> >
                          > > > Mr. McKay's addition to the conversation re: saluting, taken from the 85th Light Infantry Standing orders book, would therefore only be employed when a Serjeant was rendering proper reverence to an Officer, and not something used when the rest of his group was called to Present. Indeed, the manuals I have seen have a "Salute" for Officers, but again nothing about a special move for Present; to my mind, at least, there is a subtle difference between being called to Present and rendering a Salute, even though one might Salute while others are given the order to Present.
                          > >
                          > > >
                          > > > Aye,
                          > > > Iain
                          > > > 1st Royal Scots, No. 3 (Centre) Coy
                          > >
                          >
                        • John
                          This sounds like the drill movement our Sergeant s use in Aust for the full present arms. For the short report scenario we use the left hand across the body -
                          Message 12 of 23 , Dec 30, 2012
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                            This sounds like the drill movement our Sergeant's use in Aust for the full present arms. For the short report scenario we use the left hand across the body - for a start it would be too dangerous to lower the spontoon to a perpendicular position in front of a senior officer when your trying to report to him...!

                            Cheers,

                            John

                            --- In WarOf1812@yahoogroups.com, Kevin Windsor <kevin.windsor@...> wrote:
                            >
                            > Iain, the best I can figure from the manual is to recover arms.
                            >
                            >
                            >
                            > "Throw the pike to the front in a perpendicular position opposite to the
                            > left eye, the right hand grasping it at the shoe, which touches the body
                            > slightly, and the left hand supporting the shaft by holding it opposite the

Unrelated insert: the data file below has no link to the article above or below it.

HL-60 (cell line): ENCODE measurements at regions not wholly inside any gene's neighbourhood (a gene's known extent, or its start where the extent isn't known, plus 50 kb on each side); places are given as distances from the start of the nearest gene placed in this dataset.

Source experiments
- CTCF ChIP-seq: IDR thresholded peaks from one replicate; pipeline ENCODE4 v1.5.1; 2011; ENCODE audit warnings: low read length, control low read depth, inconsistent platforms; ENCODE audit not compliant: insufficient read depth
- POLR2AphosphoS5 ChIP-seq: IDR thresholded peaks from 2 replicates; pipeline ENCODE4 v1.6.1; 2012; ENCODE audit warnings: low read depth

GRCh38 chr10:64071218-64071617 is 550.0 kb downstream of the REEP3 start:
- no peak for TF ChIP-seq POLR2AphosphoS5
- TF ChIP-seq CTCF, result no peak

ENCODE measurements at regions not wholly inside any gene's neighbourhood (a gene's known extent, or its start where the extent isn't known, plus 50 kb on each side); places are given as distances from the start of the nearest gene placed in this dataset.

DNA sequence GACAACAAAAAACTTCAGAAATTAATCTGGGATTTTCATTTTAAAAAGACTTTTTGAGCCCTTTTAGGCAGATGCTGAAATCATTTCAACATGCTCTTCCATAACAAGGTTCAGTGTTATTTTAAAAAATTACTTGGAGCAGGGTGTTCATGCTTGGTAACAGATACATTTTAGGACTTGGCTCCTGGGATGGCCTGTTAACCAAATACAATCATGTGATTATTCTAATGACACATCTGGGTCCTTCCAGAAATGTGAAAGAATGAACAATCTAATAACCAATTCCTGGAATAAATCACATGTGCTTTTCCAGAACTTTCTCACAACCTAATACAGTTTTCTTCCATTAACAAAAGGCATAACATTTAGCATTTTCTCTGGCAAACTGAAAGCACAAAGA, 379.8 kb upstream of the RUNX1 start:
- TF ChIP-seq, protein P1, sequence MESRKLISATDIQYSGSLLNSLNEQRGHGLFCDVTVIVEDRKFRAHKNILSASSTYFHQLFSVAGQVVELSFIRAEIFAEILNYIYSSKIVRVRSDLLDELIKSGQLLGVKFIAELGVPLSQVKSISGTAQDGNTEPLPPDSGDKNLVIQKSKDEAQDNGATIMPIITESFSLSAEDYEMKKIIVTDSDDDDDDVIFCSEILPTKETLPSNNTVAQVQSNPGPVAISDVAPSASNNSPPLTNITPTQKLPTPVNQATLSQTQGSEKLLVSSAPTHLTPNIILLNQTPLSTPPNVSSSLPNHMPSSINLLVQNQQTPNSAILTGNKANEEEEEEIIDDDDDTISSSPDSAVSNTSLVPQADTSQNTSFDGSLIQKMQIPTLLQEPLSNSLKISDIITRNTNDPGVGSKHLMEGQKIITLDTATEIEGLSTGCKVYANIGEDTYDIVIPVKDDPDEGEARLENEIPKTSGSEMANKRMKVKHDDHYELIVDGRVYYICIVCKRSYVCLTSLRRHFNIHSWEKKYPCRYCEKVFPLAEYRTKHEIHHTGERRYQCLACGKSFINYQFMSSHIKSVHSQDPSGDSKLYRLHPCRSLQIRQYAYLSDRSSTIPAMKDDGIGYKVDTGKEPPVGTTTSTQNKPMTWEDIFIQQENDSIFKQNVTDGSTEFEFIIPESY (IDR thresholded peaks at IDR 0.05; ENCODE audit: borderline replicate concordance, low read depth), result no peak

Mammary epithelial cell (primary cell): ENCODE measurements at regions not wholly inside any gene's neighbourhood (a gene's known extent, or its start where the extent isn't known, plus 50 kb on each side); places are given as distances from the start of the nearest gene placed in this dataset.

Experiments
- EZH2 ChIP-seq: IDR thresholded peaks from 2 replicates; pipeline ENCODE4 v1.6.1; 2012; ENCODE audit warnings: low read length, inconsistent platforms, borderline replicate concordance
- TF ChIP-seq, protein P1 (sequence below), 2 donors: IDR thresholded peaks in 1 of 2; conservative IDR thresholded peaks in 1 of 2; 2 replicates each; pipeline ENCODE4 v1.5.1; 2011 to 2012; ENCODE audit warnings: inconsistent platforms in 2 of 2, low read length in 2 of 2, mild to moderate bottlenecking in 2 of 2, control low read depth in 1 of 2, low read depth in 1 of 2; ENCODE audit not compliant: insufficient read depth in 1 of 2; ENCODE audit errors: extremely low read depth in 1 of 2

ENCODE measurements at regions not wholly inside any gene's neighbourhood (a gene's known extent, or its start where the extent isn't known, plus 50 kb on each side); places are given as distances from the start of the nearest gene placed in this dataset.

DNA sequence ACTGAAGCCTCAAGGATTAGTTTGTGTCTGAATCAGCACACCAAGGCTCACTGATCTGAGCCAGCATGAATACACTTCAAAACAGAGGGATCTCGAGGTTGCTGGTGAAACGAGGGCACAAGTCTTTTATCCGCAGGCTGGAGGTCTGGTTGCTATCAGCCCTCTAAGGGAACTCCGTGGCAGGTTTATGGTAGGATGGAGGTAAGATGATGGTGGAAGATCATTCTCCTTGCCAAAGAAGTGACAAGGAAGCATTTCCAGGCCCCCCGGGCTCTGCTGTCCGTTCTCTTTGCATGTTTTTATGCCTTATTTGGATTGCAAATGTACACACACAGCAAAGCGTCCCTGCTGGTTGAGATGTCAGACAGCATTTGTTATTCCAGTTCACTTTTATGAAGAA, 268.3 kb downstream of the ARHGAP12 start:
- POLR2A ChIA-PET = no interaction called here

> left eye between the thumb and fore-finger; the left elbow is in this
                            > position bent, and risen as high as the left shoulder."
                            >
                            >
                            >
                            >
                            >
                            > This is from "A Treatise on the British Drill and Exercise of the Company"
                            > 1816
                            >
                            >
                            >
                            > Kevin
                            >
                            >
                            >
                            >
                            >
                            > [Non-text portions of this message have been removed]
                            >
                          • peter monahan
                            And exactly which manual has the make love and fornicate drills in it? Peter Monahan John Potter said: Semantics I know but perhaps a subtle
                            Message 13 of 23 , Dec 31, 2012
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                              And exactly which manual has the 'make love' and fornicate drills in it?

                              Peter Monahan





                              John Potter said: <SNIP> "Semantics I know but perhaps a subtle distinction from the days when social class was more of a factor in the military than it is today.. A bit like the old saying that the men sweat but officers perspire, or that officers 'make love' and the men/NCO's fornicate...!<unSNIP>
                            • Mark Dickerson
                              My mistake then. During my years as a sergeant in the light company, I only every carried a musket, not one of those silly fish/pike things. And I always
                              Message 14 of 23 , Jan 2, 2013
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                                My mistake then. During my years as a sergeant in the light company, I only